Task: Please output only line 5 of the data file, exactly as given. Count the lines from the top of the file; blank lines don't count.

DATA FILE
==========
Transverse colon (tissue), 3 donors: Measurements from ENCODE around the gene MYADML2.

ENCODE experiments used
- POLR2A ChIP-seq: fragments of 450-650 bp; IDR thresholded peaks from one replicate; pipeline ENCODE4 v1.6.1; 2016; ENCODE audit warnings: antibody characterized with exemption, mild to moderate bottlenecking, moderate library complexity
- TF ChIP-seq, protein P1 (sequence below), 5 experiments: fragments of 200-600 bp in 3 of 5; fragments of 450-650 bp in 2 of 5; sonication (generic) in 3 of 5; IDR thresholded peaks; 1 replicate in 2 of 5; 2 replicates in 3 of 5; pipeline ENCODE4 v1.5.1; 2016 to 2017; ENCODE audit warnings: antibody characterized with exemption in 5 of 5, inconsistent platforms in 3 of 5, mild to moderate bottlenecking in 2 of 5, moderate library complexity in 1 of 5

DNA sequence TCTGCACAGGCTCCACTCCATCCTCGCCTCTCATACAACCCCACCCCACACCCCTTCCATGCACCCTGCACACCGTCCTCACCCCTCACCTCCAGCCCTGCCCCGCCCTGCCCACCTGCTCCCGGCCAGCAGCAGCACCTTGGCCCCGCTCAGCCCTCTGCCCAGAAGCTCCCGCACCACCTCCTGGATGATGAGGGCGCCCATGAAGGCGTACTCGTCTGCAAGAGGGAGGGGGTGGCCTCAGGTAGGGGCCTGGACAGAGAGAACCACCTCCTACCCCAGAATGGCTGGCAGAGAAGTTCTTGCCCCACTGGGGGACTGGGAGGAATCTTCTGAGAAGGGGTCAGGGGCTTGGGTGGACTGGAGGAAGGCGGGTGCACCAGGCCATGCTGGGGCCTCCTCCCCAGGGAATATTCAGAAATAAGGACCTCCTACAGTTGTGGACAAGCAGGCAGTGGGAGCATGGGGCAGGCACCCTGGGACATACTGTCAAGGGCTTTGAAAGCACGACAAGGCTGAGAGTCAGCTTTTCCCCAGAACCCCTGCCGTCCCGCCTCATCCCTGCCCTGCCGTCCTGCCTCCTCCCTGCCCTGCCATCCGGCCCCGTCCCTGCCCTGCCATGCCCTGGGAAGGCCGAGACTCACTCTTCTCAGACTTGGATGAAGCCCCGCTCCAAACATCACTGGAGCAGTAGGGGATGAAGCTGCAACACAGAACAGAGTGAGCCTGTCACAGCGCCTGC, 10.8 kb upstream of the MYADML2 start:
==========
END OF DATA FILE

DNA sequence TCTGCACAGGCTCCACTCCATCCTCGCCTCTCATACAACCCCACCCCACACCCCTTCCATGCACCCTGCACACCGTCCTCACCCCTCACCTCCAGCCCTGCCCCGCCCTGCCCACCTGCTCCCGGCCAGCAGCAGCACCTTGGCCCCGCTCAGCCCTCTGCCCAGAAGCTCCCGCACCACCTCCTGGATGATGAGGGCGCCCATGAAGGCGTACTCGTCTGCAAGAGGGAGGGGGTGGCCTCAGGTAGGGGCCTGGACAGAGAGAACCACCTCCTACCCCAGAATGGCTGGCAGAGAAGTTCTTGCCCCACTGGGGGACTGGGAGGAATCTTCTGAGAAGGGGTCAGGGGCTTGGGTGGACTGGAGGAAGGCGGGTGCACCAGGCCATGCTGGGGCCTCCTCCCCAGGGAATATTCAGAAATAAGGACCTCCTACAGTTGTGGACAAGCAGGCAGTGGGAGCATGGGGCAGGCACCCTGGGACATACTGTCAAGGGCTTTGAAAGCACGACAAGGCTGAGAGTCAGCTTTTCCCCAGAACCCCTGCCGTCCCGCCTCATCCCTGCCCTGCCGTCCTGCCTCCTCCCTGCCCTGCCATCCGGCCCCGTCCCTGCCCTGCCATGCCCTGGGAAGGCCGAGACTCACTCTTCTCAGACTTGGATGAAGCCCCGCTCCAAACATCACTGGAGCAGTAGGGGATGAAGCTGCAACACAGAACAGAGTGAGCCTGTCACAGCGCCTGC, 10.8 kb upstream of the MYADML2 start: